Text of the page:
Christiane Hertel is Professor of Art History at Bryn Mawr College.

Contents

List of Illustrations

Acknowledgments

Introduction

1. Ignaz Günther (1725–1775)

2. Pygmalion in Bavaria

3. Sculpture and Religious Culture in Counter-Reformation Bavaria

4. Unruly Art: Günther’s Angels and Their Behavior in Church

5. Günther’s Kerkerheiland and Rebellious Humility

6. Günther in Weyarn and the Liberties of Procession Sculpture

7. “Broken Unity”: Günther’s Self-Reflective Viewers

8. Pygmalion Intention, Pygmalion Reverie

Notes

Bibliography

Index

Introduction

The true feeling for beauty resembles plaster that has been poured over the head of Apollo and touches and envelops him entirely.

—Johann Joachim Winckelmann, “On the Ability to Sense Beauty in Art” (1763)

Wonder mixed with awe will transport you beyond yourself, like Pygmalion, under whose hands his image assumed life and movement: yes, the corporeal will become spiritual.

—Johann Joachim Winckelmann, second draft for the “Description of Apollo” (early 1760s)

I forget everything in view of this miracle of art and I myself assume an elevated pose in order to perceive it with dignity. My chest feels widened and elevated in veneration, like his, which I see imbued with the spirit of prophesy, and I feel myself transported to Delos and the Lycan groves, places which Apollo honored with his presence: because my image seems to assume life and movement like Pygmalion’s beauty.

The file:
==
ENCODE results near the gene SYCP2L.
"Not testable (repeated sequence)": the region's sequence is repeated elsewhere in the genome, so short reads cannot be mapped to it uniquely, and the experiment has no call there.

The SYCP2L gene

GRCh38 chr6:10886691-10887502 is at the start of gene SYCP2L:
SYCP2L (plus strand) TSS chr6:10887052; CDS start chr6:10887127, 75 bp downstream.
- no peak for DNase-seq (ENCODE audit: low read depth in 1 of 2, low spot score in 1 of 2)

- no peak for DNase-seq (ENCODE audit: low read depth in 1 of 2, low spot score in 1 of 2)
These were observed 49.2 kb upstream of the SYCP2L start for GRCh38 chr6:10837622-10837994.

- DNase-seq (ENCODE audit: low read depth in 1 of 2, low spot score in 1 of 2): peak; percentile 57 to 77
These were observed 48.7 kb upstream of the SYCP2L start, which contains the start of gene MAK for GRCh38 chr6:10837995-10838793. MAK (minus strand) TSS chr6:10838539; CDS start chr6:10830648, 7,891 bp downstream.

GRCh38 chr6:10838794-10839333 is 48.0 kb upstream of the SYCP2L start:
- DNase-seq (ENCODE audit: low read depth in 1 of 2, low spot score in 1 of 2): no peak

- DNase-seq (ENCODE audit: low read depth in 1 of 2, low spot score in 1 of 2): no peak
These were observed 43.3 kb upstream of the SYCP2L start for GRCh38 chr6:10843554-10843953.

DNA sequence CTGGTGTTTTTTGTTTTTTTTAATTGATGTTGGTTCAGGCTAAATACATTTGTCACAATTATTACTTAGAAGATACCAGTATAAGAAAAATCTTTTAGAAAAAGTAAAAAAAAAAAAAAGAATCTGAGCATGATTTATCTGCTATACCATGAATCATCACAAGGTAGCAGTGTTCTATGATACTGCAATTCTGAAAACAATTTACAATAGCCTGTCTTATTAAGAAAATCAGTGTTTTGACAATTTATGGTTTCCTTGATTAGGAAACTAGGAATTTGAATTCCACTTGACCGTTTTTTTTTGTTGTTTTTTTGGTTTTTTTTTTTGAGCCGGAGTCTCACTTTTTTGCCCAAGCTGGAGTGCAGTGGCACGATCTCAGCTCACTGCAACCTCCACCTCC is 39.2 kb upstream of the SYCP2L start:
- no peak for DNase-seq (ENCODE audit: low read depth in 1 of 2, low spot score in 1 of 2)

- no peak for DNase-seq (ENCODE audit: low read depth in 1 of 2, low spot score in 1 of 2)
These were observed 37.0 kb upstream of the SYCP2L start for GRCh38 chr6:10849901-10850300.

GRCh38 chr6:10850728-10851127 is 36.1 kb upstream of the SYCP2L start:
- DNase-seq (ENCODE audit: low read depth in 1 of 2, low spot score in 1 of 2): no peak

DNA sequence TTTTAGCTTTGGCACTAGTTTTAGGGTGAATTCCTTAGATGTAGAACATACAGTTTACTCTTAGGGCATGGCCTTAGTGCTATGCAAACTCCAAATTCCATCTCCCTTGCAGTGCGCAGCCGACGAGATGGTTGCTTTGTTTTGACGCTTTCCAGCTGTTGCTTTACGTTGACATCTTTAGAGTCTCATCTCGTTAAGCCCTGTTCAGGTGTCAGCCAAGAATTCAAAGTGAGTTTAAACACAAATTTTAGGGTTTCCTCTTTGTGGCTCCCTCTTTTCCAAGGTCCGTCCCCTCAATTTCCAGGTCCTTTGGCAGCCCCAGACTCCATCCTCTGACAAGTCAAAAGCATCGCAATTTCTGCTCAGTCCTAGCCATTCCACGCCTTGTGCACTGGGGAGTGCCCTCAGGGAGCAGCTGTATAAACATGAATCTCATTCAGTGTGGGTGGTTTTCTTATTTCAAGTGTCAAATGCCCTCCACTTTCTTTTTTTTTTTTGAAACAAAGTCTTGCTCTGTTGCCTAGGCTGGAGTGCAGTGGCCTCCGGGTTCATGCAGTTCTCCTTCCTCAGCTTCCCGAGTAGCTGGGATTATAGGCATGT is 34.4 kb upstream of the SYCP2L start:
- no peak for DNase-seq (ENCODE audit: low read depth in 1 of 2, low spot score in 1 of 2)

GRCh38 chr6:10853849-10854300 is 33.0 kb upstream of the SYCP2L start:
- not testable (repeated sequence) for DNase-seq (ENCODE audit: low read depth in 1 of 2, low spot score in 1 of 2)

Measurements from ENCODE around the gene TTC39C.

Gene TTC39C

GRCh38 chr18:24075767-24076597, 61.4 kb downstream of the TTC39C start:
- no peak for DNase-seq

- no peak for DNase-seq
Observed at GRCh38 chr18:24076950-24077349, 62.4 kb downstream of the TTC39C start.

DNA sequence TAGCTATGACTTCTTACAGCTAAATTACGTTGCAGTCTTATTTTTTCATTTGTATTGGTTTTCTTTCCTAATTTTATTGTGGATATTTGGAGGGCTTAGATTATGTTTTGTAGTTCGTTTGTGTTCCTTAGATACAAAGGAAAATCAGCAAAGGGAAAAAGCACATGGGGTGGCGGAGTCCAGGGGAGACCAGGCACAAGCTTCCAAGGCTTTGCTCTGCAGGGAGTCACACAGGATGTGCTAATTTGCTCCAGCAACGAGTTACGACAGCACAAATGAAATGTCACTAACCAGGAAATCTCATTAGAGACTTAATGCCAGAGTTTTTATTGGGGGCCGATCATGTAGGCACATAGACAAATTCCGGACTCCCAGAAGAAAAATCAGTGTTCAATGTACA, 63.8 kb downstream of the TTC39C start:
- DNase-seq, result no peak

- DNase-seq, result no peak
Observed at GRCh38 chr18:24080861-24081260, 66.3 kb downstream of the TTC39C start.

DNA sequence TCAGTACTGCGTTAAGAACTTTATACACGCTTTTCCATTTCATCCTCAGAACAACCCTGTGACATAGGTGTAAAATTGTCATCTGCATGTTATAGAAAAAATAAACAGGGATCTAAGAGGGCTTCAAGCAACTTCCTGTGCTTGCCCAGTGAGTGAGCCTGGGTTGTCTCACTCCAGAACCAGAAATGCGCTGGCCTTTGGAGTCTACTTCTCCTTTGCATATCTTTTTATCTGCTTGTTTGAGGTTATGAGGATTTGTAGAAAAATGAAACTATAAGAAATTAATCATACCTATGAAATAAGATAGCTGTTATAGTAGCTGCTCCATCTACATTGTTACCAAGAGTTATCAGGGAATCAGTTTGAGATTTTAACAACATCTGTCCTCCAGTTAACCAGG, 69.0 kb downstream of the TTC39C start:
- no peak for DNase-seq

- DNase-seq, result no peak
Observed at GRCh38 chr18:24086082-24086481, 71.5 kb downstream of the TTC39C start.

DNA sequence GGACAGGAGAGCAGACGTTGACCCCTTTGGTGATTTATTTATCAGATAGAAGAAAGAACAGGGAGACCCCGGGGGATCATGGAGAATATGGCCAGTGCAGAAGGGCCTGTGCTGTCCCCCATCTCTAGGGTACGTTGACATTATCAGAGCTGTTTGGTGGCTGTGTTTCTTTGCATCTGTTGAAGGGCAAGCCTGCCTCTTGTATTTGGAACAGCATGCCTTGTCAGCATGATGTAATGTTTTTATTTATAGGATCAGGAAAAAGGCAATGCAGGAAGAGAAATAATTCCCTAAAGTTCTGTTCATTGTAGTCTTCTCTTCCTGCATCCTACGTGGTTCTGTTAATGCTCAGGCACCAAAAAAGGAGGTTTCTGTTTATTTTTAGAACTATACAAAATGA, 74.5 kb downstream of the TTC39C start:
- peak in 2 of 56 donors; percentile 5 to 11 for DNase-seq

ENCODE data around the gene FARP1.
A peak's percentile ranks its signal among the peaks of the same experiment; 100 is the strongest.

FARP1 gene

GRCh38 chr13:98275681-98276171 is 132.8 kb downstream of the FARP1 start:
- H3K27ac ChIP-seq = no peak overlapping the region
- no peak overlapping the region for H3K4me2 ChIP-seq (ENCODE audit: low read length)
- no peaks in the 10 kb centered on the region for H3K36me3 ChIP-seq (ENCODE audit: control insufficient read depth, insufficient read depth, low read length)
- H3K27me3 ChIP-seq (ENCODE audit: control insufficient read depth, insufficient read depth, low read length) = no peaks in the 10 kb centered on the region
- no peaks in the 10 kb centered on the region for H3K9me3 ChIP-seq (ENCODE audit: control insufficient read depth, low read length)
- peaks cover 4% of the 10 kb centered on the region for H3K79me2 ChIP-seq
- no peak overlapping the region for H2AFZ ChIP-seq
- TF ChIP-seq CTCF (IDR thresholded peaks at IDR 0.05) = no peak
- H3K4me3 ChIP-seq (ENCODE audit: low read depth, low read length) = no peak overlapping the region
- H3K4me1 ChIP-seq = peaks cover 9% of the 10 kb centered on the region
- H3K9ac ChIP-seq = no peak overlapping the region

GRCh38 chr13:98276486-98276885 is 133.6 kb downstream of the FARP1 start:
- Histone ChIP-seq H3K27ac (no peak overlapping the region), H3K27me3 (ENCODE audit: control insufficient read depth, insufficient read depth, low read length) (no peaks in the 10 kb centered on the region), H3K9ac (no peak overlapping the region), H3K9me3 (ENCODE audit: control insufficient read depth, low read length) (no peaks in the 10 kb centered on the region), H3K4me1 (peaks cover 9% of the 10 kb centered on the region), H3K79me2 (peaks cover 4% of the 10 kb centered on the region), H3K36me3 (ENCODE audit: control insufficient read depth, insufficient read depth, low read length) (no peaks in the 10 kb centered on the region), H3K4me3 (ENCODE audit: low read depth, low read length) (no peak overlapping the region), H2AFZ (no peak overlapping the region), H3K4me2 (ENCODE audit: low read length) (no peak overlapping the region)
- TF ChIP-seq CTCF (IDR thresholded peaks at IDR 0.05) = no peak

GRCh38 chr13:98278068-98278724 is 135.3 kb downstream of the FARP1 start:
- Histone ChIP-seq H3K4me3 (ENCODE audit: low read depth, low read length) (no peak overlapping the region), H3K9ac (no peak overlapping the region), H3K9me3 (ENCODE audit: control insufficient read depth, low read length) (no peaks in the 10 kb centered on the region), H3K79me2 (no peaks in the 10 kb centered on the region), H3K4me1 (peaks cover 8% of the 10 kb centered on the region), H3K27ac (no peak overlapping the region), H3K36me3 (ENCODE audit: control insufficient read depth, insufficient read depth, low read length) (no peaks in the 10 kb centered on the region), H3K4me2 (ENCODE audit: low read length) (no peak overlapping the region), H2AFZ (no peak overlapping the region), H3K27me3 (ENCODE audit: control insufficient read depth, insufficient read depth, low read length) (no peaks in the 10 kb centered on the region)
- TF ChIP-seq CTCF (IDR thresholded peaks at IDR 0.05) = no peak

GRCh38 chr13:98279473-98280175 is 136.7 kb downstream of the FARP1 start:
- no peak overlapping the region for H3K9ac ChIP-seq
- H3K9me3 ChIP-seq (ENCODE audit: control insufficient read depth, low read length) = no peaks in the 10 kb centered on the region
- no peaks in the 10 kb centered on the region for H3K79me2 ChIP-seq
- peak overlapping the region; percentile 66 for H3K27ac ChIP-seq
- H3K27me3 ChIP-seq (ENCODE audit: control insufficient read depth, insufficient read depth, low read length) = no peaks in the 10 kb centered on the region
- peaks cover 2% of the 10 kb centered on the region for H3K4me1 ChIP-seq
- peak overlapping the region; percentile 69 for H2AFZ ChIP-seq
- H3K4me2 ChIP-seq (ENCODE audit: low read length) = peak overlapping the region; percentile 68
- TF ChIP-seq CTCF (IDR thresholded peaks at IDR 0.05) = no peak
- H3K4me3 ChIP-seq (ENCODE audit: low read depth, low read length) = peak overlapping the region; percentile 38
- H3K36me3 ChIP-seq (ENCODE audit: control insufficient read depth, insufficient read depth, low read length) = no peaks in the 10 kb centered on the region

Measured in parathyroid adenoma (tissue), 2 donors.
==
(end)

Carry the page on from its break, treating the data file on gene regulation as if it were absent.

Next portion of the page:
—Johann Joachim Winckelmann, final version, History of Ancient Art (1764)

In his accounts of the Apollo Belvedere cited here, Johann Joachim Winckelmann refers to Pygmalion to convey the experiences of spiritual transcendence and historical transport, one bound to—rather than contradicting—the other and each stimulated by sculptural beauty and creative imagination. In these Pygmalion responses to the Apollo, sculptor and viewer share a creative impulse and agency. Yet it seems that Winckelmann not only feels like Pygmalion the artist, he also feels like Apollo the prophet. Past, present, and future become one, and this moment of transcendence and power is a blissful suspense of time and place. He mentions veneration and announces that the corporeal becomes spiritual. Furthermore, the imaginary touching of the sculpture appears comparable to the effect of a miraculous image, and, indeed, the sculpture is called a miracle of art. Accordingly, the viewer, as believer, in his soul re-creates and imitates the venerated being, Apollo, and this difference between physical creation and mental or spiritual re-creation as imitation is stressed by what now may seem the infelicitously constricting metaphor of the poured plaster cast: The feeling for beauty thus imitates and enshrines the miracle of art. While the eighteenth-century discourse about the myth of Pygmalion primarily regards art, nature, and the power of human creativity and rationality, some sources also deal with its miraculous and latent religious aspects and the limits of human power. This dialectic, apparently seen as an embarrassment already back then, has not been explored in studies of eighteenth-century sculpture and aesthetics. In Winckelmann this dialectic seems to be ascribed to both his Neoplatonic leanings and his homoeroticism, whereas his conversion to Roman Catholicism, on the one hand, and his early training in theology, on the other, have tended to be seen solely as career moves: Theology was the only way up, and conversion the only way to Rome. Still, a tension obtains between biographical facts and intellectual aspirations. The myth of Pygmalion represented this for Winckelmann, whose choice of “you” rather than “I” in one of the passages cited here claims an existential commonality, if not universality, of experience, or at least the potential for it.